No one enjoys talking about their own mortality, but the right legal tools can help ensure that your wishes are carried out should a medical emergency arise.
In Louisiana, there is no legal default method for addressing these wishes in the event of unexpected incapacitation. However, certain legal tools can provide for these often unforeseen events. These include a healthcare power of attorney, a living will, and an advanced medical directive.
Healthcare Power of Attorney vs. Living Will vs. Advanced Medical Directive: What’s the Difference?
However, confusion circles around these three tools as they have some similarities. Keep reading to see the similarities and differences between a healthcare power of attorney, living will, and advanced medical directive.
What is a healthcare power of attorney?
A healthcare power of attorney gives another person (often referred to as the “proxy”) the legal ability to make health decisions for you.
Unlike a living will, this power of attorney applies to both medical care and end-of-life treatment. However, like a living will, the proxy can only make healthcare decisions for you if you’re incapacitated, such as during surgery or if you’re unconscious from a car accident.
What is a living will?
A living will is a legal document that outlines your end-of-life wishes should you become terminally ill or can’t otherwise make health decisions on your own.
A living will tells your doctors and nurses what treatments you want and don’t want, including if (and how long) you’d want your life prolonged through assisted breathing or resuscitation, as examples. You might also specify your religious preferences for an end-of-life event.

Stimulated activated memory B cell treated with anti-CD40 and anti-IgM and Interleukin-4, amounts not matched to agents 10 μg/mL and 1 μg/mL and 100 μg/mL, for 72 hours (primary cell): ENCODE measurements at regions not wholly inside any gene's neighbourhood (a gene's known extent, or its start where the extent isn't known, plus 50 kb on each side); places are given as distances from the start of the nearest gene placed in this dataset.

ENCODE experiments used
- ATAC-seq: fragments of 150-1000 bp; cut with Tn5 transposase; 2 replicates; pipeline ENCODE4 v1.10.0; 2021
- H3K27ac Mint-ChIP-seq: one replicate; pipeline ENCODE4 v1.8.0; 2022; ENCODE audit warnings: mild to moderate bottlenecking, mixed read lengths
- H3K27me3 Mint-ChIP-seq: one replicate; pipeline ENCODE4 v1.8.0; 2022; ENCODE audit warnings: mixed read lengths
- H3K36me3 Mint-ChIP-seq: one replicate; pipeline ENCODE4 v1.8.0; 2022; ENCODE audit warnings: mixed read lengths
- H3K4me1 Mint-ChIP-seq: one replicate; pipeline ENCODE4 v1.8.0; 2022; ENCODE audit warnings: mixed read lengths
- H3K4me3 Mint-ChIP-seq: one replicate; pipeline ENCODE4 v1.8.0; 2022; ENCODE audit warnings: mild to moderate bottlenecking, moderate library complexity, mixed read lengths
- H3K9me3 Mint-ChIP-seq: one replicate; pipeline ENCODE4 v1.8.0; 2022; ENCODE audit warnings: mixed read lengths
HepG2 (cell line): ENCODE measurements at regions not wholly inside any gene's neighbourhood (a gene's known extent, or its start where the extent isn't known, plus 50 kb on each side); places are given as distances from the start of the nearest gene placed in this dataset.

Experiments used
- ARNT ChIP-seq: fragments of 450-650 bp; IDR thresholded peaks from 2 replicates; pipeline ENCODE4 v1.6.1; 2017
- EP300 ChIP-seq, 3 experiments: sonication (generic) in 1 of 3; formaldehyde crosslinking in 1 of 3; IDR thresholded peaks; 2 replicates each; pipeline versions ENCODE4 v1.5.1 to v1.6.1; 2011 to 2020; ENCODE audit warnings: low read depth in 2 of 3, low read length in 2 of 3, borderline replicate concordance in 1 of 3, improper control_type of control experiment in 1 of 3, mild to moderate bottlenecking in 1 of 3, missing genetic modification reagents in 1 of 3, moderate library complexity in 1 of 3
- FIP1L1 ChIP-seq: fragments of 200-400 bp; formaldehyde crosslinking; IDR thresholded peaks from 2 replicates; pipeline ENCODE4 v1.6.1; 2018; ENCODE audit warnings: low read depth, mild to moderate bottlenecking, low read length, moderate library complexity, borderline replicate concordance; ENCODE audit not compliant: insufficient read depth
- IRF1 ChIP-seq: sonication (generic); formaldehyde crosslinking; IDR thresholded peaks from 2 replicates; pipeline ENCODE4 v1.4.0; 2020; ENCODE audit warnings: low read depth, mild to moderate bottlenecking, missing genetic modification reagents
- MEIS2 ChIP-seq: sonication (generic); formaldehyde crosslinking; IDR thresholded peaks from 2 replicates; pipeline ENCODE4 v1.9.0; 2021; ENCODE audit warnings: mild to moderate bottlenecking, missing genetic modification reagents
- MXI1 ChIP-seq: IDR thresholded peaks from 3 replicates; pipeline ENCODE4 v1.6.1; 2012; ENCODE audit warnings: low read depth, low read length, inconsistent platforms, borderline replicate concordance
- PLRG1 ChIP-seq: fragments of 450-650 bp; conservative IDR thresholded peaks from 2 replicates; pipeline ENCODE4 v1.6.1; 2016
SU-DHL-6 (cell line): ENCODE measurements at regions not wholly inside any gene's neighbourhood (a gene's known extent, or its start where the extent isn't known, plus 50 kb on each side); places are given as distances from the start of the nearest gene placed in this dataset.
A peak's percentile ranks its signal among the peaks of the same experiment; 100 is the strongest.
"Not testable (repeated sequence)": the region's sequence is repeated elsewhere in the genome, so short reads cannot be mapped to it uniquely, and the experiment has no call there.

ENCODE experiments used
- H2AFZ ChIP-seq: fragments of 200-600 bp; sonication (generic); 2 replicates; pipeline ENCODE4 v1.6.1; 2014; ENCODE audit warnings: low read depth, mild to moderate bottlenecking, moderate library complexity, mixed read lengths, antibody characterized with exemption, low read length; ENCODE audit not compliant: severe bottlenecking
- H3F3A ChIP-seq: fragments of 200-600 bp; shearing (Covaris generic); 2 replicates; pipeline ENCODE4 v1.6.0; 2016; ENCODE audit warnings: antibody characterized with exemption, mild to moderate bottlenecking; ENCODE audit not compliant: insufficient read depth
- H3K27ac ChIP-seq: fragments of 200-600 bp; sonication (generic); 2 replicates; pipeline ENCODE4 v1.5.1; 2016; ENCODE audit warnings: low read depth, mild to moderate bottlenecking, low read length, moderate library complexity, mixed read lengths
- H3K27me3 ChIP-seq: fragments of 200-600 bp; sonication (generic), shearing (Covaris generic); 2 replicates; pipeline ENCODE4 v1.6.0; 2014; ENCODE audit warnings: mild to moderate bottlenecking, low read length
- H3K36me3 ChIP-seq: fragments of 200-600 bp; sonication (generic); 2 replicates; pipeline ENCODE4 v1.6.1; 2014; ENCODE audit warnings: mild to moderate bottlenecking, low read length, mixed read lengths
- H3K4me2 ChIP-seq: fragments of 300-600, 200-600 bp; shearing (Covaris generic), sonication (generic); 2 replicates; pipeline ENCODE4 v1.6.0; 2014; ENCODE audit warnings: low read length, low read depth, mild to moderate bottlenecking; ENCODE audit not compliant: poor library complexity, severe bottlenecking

Often, the terms “living will” and “advanced medical directive” are used interchangeably. However, there is a difference between the two.
What is an advanced medical directive?
An advanced medical directive is actually a combination of a healthcare power of attorney and a living will.
An advanced directive combines your power of attorney and living will instructions – giving your medical team a full set of wishes legally governing your care if you cannot. For example, your advanced directive gives medical and religious instructions for your end-of-life care. However, it also provides directions for your non-end-of-life care, such as during a stroke or coma.
By having a healthcare power of attorney, living will, or advanced medical directive, you avoid a potential untimely (and highly uncomfortable) court appearance for your family and loved ones so that a judge can determine what’s in your best interests. Instead, your medical caregivers and family know and understand your wishes, giving them and you peace of mind.
By teaming up with an experienced estate planning attorney, you can ensure that you choose the right legal tool for your family – one that’s compliant with and enforceable under Louisiana law.
Why Retain Losavio & DeJean, LLC?
We know that talking about end-of-life issues can be emotionally painful. At Losavio & DeJean, LLC, we are committed to providing empathetic and compassionate legal counsel. When you work with us, your needs come first.
Contact us today to learn more.